This is a history of North Omaha’s Corby Theater, an unprotected gem that could be demolished anytime.
The Covenant Presbyterian Church was located in North Omaha for almost 100 years. Learn more here…
The Ponca Hills have a deep and rich history with American Indians, horse thieves, fur trappers and more. Here’s my account…
This is a timeline of a 1950s-era civil rights group in Omaha called the DePorres Club.
Many of Kountze Place’s finest homes are gone now, demolished by indifferent landowners and city planners who are blind to the value of the neighborhood. One of these homes stood at 2214 Wirt Street, and it was clearly one of the biggest homes in the area. This is a short history of the address. […]
The Near North Side YMCA was a staple of the community for more than 50 years. Here’s the story…
There were and are many segregated schools in Omaha, and this is an account of their history.
The story of a historic neighborhood in North Omaha.
This is a history of the Kellom Heights neighborhood, including the pioneer era, the school and its redevelopment.
Monmouth Park School was open for 80 years, leaving indelible marks on the soul of North Omaha forever.
The Bemis Park Landmark Heritage District is a jewel in the crown of North Omaha history. This is a summary of its history.
This is a history of a former commercial building and social service office in North Omaha.
The intersection of 40th and Hamilton has a rich legacy affecting several neighborhoods…
Examining the rise and fall of North Omaha requires a long and complicated journey through politics, culture, economics and more. One of the important early anchors of the community demonstrated the ability of one organization to steer things astray. Opening the Coliseum Built in 1879, the Coliseum was located at 2226 North […]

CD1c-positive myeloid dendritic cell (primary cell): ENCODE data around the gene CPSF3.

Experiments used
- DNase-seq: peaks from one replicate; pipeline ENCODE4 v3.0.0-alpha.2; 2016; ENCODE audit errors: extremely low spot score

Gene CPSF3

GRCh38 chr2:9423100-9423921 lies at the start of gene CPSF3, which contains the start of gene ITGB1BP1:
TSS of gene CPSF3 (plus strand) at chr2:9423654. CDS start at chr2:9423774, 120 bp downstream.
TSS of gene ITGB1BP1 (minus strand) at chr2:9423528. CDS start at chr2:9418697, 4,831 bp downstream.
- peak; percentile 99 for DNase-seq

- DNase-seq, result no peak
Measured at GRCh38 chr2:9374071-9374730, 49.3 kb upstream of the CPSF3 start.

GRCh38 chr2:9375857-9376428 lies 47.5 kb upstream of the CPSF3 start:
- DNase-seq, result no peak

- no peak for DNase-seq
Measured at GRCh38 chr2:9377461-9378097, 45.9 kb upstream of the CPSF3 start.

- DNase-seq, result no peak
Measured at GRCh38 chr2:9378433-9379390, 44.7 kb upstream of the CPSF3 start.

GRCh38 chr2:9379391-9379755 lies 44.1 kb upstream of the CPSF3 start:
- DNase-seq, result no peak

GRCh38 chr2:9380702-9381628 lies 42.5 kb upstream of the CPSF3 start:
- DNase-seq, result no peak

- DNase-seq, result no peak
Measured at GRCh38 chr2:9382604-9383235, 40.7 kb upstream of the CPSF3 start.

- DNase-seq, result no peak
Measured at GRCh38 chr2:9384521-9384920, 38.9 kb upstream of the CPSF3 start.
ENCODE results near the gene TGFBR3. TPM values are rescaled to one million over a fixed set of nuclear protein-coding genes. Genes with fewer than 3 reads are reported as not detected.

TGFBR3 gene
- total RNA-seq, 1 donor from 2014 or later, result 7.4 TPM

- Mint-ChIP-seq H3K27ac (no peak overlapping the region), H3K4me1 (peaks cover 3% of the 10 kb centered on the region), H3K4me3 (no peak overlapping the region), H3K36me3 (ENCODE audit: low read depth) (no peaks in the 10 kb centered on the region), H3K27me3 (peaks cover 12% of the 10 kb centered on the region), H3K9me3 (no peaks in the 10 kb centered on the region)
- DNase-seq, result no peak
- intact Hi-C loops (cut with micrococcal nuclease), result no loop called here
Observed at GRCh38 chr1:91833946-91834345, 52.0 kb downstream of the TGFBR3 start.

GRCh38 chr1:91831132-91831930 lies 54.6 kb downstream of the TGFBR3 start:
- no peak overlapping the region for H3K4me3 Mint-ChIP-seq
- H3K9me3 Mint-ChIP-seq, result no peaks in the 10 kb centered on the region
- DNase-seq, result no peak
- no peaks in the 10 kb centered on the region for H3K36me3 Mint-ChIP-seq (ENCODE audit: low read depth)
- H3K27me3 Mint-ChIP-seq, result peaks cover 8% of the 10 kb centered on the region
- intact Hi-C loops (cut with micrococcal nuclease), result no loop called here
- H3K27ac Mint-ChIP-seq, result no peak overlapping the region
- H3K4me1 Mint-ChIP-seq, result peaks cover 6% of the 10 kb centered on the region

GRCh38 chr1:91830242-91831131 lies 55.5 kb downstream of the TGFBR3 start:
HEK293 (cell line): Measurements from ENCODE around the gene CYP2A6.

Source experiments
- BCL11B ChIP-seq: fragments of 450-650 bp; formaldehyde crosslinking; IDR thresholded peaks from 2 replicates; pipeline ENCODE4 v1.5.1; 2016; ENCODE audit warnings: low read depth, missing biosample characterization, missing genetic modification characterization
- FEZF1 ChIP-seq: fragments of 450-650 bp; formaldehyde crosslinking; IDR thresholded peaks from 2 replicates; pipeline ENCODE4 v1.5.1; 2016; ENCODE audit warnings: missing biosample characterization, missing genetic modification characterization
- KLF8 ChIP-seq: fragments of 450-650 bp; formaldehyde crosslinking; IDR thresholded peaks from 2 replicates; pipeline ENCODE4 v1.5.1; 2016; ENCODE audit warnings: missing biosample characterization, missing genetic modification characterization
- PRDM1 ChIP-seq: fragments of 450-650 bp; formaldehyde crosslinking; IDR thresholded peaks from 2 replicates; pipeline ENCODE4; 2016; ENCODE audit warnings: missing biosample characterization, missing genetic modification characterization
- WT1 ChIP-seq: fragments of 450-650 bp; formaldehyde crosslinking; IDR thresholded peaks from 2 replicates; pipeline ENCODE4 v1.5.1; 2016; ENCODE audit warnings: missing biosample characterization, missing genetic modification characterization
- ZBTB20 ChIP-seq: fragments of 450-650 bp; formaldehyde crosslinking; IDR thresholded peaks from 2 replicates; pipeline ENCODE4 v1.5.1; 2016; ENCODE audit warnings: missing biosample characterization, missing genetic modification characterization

Malcolm X Memorial Park sits in the heart of North Omaha’s Kountze Place. Discover why you don’t hear about it anymore.
This is a history of the buildings at North 24th and Fort Streets in the Miller Park neighborhood.
From the 1890s through the 2000s, Pearl Memorial United Methodist Church stood as a beacon in North Omaha. This is it’s history.
Street signs at 20th and Lake in North Omaha, Nebraska. There are unsung intersections throughout North Omaha. These are places the past treated as important and meaningful, packed with businesses and enterprise, possibilities and the future. Unfortunately, almost every one of them met it’s demise when white flight kicked in and the community ran into […]
Built: 1909 Address: 5100 Florence Boulevard Architecture: Neo-Classical Demolished: 1969 In 1895, Thomas F. Stroud started his wagon making business in North Omaha. He was going to make his fortune selling wagons to western farmers in the city considered to be the Gateway to the West. In order to truly appreciate his wealth, he had to construct a magnificent home. […]
Tall and wide, regal and plain, North Omaha has been home to many types of apartment buildings throughout the years. This article summarizes those styles and gives examples.
The intersection of North 30th and Ames Avenue was an important suburban crossroads in North Omaha as early as the 1890s and going all the way into the 1960s. Then, with white flight in full force and North Omaha divestment underway, the intersection started to struggle. Today, it continues to flounder, but many businesses stay open, overcoming the negative, challenging and demeaning perceptions many Omaha’s have about the community.
A history of the Ernie Chambers Court aka Strehlow Terrace Apartments in North Omaha, Nebraska.
The N. 16th and Locust Street intersection was a beehive of commercial activity for more than a century. The Locust overpass of the MoPac Railroad was a key. Learn more.
On October 24, 1889, the Omaha Daily World reported that G.S. Kennedy, an African American mechanic who frequented the bar at the Paxton Hotel, was “somewhat indignant” for being charged a higher price than usual because, as the bartender said, he was Black. My review of other articles from early Omaha shows wasn’t Kennedy’s experience wasn’t exception in […]